This article was co-authored by Omar Madhany, Associate at Borden Ladner Gervais LLP , and Mike Delikat, who co-heads the Whistleblowing Taskforce at Orrick.
On February 27, 2019, the Ontario Securities Commission (OSC)—Canada’s largest securities regulator—announced that it had awarded $7.5 million to three whistleblowers who provided tips that led to enforcement actions. (see OSC news release here). The awards are the first ever made under Ontario’s whistleblower bounty program, which was patterned closely after the bounty provisions of Dodd-Frank. While these awards are small by comparison to recent SEC bounty awards of $54 million to two whistleblowers in September 2018 and a separate composite mega-award of $83 million to three whistleblowers in a single enforcement action on March 19, 2018, nonetheless these Canadian awards have garnered significant attention and press coverage in Canada.
While the OSC’s whistleblower program was the subject of much attention when it launched in mid-2016, it had since faded from the headlines after the OSC failed to make any whistleblower awards over the following two and a half years. In an effort to refocus attention on the program, last year the regulator disclosed that it had received approximately 200 tips since the program began and that many of those tips were associated with active investigations. That disclosure and the three recent awards are sure to send a strong signal to potential whistleblowers in Canada that the OSC is willing to make large awards for tips of securities misconduct.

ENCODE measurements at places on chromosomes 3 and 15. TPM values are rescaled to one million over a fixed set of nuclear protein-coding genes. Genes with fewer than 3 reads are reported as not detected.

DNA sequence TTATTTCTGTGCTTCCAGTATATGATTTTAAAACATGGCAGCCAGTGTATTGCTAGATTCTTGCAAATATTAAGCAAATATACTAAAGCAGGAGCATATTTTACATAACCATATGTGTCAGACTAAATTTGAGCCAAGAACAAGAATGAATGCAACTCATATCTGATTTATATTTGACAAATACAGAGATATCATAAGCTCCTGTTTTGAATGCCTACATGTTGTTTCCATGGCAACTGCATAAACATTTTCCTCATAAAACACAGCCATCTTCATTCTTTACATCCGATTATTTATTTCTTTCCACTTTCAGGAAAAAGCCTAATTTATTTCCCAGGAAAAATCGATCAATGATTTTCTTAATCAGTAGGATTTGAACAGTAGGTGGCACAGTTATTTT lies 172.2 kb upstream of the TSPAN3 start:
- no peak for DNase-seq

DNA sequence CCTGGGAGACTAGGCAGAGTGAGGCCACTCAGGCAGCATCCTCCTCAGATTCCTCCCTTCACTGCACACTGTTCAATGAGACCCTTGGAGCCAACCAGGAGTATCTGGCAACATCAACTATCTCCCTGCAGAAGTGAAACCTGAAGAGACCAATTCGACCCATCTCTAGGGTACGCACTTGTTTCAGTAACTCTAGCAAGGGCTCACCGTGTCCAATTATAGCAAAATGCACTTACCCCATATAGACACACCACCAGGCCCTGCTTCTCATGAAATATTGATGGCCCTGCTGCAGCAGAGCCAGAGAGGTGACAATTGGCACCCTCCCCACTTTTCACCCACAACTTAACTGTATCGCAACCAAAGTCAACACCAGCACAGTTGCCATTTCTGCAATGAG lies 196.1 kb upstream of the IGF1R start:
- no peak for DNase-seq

The effect of the OSC’s recent whistleblower awards may perhaps be felt most acutely by companies that are subject to both OSC and SEC jurisdiction, such as companies interlisted on the Toronto Stock Exchange and NYSE/NASDAQ. For the past several years, the SEC has disclosed that Canada is a fertile source of tips for its whistleblower program. Last year, for example, the SEC received 89 whistleblower tips from Canada—the most out of any foreign country. Whistleblowers who have information about interlisted companies may now decide it is also worthwhile to provide that information to the OSC in the hopes of obtaining a Canadian whistleblower award. If they do so, interlisted companies may soon see an increase in cross-border investigations and enforcement action related to their operations.
 Omar Madhany is an Associate at Borden Ladner Gervais LLP in Toronto, Canada where he specializes in securities and regulatory litigation. Please click here to view his biography.